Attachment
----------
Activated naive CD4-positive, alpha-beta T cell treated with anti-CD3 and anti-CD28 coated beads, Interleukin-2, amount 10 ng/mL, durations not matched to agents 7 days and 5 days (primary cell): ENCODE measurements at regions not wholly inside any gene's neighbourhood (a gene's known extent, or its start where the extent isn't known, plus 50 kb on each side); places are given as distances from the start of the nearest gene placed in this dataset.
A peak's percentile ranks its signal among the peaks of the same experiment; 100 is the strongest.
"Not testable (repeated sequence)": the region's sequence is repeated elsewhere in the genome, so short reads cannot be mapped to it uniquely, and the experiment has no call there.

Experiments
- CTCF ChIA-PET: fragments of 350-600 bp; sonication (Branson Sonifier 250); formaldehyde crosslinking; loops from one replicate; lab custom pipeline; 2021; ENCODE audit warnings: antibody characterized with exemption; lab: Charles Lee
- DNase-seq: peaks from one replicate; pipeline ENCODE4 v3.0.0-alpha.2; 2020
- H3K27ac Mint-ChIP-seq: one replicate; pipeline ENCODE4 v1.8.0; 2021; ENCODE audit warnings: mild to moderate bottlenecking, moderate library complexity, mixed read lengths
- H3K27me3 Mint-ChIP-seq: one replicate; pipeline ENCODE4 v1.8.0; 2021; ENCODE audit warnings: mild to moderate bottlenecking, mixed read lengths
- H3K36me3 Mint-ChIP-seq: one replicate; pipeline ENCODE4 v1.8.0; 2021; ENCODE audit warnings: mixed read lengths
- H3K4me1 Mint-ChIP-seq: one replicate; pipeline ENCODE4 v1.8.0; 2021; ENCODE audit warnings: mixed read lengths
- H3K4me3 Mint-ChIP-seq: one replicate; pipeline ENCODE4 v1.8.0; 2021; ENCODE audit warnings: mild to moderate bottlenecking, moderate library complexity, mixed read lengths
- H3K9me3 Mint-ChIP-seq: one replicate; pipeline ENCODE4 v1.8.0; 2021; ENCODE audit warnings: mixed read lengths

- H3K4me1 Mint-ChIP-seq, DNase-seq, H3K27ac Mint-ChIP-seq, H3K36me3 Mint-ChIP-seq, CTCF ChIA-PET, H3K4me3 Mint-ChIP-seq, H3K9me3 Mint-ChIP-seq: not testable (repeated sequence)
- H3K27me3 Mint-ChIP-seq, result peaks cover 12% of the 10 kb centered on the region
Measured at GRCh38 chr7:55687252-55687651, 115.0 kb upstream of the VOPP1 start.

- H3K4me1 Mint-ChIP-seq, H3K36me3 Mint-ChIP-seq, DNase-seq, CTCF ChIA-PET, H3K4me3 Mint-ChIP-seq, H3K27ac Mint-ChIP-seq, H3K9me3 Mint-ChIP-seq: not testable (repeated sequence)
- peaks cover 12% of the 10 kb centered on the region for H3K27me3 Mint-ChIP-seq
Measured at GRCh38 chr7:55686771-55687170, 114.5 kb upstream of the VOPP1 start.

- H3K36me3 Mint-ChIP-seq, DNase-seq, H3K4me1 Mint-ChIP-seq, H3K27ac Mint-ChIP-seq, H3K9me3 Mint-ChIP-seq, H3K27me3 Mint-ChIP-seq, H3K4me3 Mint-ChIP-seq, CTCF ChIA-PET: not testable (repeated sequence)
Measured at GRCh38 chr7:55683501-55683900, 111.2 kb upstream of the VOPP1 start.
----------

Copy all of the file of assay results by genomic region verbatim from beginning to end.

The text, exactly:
Activated naive CD4-positive, alpha-beta T cell treated with anti-CD3 and anti-CD28 coated beads, Interleukin-2, amount 10 ng/mL, durations not matched to agents 7 days and 5 days (primary cell): ENCODE measurements at regions not wholly inside any gene's neighbourhood (a gene's known extent, or its start where the extent isn't known, plus 50 kb on each side); places are given as distances from the start of the nearest gene placed in this dataset.
A peak's percentile ranks its signal among the peaks of the same experiment; 100 is the strongest.
"Not testable (repeated sequence)": the region's sequence is repeated elsewhere in the genome, so short reads cannot be mapped to it uniquely, and the experiment has no call there.

Experiments
- CTCF ChIA-PET: fragments of 350-600 bp; sonication (Branson Sonifier 250); formaldehyde crosslinking; loops from one replicate; lab custom pipeline; 2021; ENCODE audit warnings: antibody characterized with exemption; lab: Charles Lee
- DNase-seq: peaks from one replicate; pipeline ENCODE4 v3.0.0-alpha.2; 2020
- H3K27ac Mint-ChIP-seq: one replicate; pipeline ENCODE4 v1.8.0; 2021; ENCODE audit warnings: mild to moderate bottlenecking, moderate library complexity, mixed read lengths
- H3K27me3 Mint-ChIP-seq: one replicate; pipeline ENCODE4 v1.8.0; 2021; ENCODE audit warnings: mild to moderate bottlenecking, mixed read lengths
- H3K36me3 Mint-ChIP-seq: one replicate; pipeline ENCODE4 v1.8.0; 2021; ENCODE audit warnings: mixed read lengths
- H3K4me1 Mint-ChIP-seq: one replicate; pipeline ENCODE4 v1.8.0; 2021; ENCODE audit warnings: mixed read lengths
- H3K4me3 Mint-ChIP-seq: one replicate; pipeline ENCODE4 v1.8.0; 2021; ENCODE audit warnings: mild to moderate bottlenecking, moderate library complexity, mixed read lengths
- H3K9me3 Mint-ChIP-seq: one replicate; pipeline ENCODE4 v1.8.0; 2021; ENCODE audit warnings: mixed read lengths

- H3K4me1 Mint-ChIP-seq, DNase-seq, H3K27ac Mint-ChIP-seq, H3K36me3 Mint-ChIP-seq, CTCF ChIA-PET, H3K4me3 Mint-ChIP-seq, H3K9me3 Mint-ChIP-seq: not testable (repeated sequence)
- H3K27me3 Mint-ChIP-seq, result peaks cover 12% of the 10 kb centered on the region
Measured at GRCh38 chr7:55687252-55687651, 115.0 kb upstream of the VOPP1 start.

- H3K4me1 Mint-ChIP-seq, H3K36me3 Mint-ChIP-seq, DNase-seq, CTCF ChIA-PET, H3K4me3 Mint-ChIP-seq, H3K27ac Mint-ChIP-seq, H3K9me3 Mint-ChIP-seq: not testable (repeated sequence)
- peaks cover 12% of the 10 kb centered on the region for H3K27me3 Mint-ChIP-seq
Measured at GRCh38 chr7:55686771-55687170, 114.5 kb upstream of the VOPP1 start.

- H3K36me3 Mint-ChIP-seq, DNase-seq, H3K4me1 Mint-ChIP-seq, H3K27ac Mint-ChIP-seq, H3K9me3 Mint-ChIP-seq, H3K27me3 Mint-ChIP-seq, H3K4me3 Mint-ChIP-seq, CTCF ChIA-PET: not testable (repeated sequence)
Measured at GRCh38 chr7:55683501-55683900, 111.2 kb upstream of the VOPP1 start.